Longer, finer, wider….the challenge continues. This time I certainly went longer. In fact, I think this might be the longest thing I have woven so far on my backstrap loom. It is reasonably fine but it is certainly not wide….. a decorative band to edge my wool lap blanket.
I wanted to finish the lap blanket that I had woven some time ago. I thought that I had been weaving the two wool panels this time last year. I can remember feeling really uncomfortable in the summer heat having the panels on my lap as I sewed them together but, when I took a look back at my blog posts from December last year, it seems that I was actually on a silk binge at that time. That is certainly a much more pleasant material to use in the humid Bolivian summer. The fabric for this little yurt-shaped silk pouch was one of several silk projects I had on the loom last December.
It is fun to look back at this time of year and remember what I was weaving… and then be horrified at how fast the year has slipped by. I am sure that I am not alone in that. It certainly was an active one for me travel-wise. There was a little less time spent at the loom and lots of time spent on the road gathering inspiration.
Anyway….back to the long, long band. My edging band needed to be 112”. I wound a warp of 150” length just to make sure that I would be comfortable weaving right to the end of my 112”. I could weave a few inches to spare, just in case, and I would not be rammed up against the far loom bar trying to squeeze those last inches in. I also needed a fairly large working space as I used 7 sets of heddles so that I wouldn’t need to do pick-up.
As much as I love having my hands in among the threads picking patterns, this band was too long and the motif too small and repetitive to make the weaving interesting in my usual slow thread-by-thread style.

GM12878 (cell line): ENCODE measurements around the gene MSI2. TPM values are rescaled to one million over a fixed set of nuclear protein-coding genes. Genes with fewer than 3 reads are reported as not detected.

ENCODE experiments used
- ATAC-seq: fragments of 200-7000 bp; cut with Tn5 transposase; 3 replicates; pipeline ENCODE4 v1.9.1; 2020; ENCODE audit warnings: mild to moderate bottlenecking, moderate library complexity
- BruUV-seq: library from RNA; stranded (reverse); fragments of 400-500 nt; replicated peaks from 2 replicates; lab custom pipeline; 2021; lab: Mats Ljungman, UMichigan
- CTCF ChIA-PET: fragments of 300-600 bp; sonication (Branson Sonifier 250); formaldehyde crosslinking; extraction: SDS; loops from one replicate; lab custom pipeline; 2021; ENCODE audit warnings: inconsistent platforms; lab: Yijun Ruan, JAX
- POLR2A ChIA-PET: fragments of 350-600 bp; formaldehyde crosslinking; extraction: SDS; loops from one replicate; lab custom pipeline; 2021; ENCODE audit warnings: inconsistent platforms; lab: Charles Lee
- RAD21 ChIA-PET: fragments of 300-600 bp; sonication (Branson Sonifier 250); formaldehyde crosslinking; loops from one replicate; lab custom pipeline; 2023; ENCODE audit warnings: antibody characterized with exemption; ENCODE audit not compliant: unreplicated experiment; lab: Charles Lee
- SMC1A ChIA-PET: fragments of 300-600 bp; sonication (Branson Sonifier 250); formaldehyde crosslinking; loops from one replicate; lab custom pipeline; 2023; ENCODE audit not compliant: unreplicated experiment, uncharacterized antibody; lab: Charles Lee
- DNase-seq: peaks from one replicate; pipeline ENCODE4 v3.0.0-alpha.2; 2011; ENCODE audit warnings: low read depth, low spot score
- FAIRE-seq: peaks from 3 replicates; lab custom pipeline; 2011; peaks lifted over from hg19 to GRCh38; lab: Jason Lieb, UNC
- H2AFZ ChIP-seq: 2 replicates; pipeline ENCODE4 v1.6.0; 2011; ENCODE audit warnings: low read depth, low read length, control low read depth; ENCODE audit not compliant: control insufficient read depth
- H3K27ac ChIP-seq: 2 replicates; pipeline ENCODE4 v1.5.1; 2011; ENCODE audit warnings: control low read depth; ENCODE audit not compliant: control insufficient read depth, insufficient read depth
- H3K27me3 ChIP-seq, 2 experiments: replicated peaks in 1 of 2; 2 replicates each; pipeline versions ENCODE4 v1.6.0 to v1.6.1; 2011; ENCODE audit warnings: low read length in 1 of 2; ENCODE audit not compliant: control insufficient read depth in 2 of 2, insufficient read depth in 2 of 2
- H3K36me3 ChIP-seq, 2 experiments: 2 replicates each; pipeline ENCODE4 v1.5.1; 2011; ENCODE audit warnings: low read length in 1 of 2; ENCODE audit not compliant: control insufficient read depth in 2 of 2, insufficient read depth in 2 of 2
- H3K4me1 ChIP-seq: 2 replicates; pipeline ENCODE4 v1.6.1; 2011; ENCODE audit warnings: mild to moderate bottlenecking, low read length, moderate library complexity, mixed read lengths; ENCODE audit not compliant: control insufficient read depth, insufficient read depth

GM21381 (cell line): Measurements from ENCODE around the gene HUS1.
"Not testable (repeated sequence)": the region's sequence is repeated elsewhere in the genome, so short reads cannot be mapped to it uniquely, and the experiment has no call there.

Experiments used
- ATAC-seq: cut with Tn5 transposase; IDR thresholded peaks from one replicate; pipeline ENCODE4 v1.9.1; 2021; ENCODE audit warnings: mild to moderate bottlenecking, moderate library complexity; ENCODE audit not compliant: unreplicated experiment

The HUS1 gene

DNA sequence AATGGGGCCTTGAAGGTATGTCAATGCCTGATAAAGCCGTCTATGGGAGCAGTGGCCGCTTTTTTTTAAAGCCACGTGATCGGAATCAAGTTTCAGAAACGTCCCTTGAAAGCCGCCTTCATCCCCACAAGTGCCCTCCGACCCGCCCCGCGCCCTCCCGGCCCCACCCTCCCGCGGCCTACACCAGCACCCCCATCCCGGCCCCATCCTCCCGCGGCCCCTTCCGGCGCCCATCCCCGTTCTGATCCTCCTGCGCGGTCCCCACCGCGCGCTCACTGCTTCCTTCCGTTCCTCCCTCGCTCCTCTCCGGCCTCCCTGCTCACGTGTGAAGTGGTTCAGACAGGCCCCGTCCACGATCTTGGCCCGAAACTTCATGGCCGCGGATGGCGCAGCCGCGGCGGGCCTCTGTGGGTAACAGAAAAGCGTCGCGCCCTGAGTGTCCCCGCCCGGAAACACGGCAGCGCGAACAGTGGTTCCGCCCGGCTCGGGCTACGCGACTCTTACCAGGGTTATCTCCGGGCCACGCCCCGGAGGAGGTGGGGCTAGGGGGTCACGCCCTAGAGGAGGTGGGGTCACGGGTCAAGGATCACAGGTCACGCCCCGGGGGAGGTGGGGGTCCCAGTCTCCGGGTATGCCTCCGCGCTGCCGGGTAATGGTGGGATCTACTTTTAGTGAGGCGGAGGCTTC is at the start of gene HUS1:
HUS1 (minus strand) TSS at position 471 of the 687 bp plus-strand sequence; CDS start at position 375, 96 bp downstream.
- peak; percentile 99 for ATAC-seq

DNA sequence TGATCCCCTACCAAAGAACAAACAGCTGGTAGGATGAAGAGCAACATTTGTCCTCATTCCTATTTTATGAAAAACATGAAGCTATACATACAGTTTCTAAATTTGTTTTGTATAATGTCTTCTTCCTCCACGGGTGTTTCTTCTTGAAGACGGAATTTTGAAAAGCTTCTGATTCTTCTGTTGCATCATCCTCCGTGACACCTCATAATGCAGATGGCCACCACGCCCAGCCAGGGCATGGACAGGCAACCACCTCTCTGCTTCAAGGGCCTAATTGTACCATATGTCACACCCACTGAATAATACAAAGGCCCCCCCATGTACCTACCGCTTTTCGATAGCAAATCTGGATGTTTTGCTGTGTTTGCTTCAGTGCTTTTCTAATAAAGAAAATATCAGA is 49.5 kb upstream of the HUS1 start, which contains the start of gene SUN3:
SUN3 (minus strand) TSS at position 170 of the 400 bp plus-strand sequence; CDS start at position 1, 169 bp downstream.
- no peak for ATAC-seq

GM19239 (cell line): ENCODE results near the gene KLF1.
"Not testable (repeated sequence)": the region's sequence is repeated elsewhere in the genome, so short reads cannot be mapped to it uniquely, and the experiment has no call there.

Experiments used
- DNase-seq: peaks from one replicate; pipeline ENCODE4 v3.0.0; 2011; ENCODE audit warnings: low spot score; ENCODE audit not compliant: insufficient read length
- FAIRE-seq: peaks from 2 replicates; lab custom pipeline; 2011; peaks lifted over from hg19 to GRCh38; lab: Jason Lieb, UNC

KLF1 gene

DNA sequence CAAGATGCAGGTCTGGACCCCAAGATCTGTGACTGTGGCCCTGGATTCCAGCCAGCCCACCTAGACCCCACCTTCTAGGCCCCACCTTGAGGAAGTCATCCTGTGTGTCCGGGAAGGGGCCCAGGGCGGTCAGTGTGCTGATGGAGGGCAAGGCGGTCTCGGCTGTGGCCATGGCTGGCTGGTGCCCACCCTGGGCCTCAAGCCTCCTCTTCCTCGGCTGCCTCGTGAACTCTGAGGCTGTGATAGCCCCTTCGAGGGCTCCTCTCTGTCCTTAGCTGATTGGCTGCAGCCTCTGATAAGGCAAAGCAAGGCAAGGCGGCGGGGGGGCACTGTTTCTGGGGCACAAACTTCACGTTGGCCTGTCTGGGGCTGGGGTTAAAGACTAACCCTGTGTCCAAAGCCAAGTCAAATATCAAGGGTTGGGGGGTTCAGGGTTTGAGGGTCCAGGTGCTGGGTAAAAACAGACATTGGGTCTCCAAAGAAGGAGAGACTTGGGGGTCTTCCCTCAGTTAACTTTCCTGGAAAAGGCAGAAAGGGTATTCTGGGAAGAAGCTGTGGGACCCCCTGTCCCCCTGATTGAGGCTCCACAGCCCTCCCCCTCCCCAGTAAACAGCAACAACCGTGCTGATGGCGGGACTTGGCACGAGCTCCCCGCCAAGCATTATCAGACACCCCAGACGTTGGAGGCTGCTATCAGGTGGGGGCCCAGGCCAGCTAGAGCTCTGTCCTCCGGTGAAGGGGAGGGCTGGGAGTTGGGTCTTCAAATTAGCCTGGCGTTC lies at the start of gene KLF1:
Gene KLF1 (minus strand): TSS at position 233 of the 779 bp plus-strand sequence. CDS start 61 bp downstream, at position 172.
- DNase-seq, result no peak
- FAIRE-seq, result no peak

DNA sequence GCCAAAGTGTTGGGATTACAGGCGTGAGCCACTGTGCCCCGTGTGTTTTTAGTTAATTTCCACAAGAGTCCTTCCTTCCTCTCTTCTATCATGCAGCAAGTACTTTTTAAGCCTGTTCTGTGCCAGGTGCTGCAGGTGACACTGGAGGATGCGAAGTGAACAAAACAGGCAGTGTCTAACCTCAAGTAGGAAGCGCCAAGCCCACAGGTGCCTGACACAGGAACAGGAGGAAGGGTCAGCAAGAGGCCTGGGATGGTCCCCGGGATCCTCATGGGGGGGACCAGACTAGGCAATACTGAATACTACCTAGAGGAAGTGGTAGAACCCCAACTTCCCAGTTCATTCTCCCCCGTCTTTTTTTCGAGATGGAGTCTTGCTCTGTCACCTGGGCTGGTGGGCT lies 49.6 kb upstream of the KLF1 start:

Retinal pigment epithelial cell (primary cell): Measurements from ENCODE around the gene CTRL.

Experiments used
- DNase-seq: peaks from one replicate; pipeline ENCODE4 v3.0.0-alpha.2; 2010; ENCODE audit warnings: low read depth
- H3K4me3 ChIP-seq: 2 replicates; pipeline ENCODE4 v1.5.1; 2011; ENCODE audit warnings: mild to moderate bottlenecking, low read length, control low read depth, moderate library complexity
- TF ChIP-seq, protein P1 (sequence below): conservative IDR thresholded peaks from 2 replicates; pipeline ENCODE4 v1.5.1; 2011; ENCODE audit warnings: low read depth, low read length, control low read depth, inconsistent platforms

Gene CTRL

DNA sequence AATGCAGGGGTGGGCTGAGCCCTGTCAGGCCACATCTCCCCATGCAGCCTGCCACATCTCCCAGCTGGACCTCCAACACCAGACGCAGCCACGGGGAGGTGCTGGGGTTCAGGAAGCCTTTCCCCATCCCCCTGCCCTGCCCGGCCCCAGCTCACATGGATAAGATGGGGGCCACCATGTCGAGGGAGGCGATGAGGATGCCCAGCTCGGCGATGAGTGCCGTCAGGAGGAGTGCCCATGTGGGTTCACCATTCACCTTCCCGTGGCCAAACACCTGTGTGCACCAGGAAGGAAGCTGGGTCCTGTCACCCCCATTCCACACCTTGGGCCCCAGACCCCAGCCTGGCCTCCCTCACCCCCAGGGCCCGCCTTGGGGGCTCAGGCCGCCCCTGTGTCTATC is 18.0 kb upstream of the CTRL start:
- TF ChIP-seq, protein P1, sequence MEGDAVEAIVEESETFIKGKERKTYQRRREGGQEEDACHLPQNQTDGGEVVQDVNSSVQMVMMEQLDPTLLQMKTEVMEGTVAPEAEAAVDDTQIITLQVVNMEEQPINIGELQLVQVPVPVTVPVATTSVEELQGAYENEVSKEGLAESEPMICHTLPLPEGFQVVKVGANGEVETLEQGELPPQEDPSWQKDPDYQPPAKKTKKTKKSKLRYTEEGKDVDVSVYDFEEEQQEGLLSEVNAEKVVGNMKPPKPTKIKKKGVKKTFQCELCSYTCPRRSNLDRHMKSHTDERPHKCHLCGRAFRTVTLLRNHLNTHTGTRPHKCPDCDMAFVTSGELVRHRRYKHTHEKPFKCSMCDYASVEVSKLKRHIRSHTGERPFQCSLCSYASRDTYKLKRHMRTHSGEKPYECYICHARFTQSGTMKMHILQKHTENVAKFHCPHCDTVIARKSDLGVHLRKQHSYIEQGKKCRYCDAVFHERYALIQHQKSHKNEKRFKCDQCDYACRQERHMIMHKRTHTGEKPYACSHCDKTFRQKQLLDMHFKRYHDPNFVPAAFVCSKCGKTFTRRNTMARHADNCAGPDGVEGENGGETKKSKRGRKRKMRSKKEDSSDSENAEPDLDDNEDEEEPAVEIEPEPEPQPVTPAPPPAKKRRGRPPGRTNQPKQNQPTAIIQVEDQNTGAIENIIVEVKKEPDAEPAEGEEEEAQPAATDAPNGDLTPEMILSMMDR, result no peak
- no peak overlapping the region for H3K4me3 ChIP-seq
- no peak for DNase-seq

I rolled up most of the unwoven warp around paper and a couple of beams so that I could fit this long warp in my weaving space. That also meant that I could stay more or less the same distance away from the far beam which I think helps me maintain a consistent tension. I could roll up the woven length of band and, as I did so, unroll a bit more unwoven warp. You can see that I changed to a band lock after a while rather than continue using my long backstrap beam. There was just too much band piling up on the beam and it was getting uncomfortable having that wad of cloth at my belly.
I got that nice long and heavy band lock from the Santa Cruz guild. It had belonged to the late Nora Rogers and it was given to me with one of her many fiber experiments in progress…a sprang Hopi-style sash. I still have the sash and can pop it back into the band lock at any time should I wish to continue with Nora’s sample. I have to admit that I prefer the length of my backstrap beams. I find having the backstrap around my hips sitting on those wide beams very comfortable. It felt a little strange having the ends of my backstrap pulled inward to sit on the ends of the short band lock.
An advantage of the band lock is being able to slide the woven cloth out of the way between the two wooden bars very frequently. I didn’t have to wait until I had woven enough to roll all the way around two beams as I usually do. I could adjust length every inch or so if I wanted to. It makes it seem like you are progressing faster!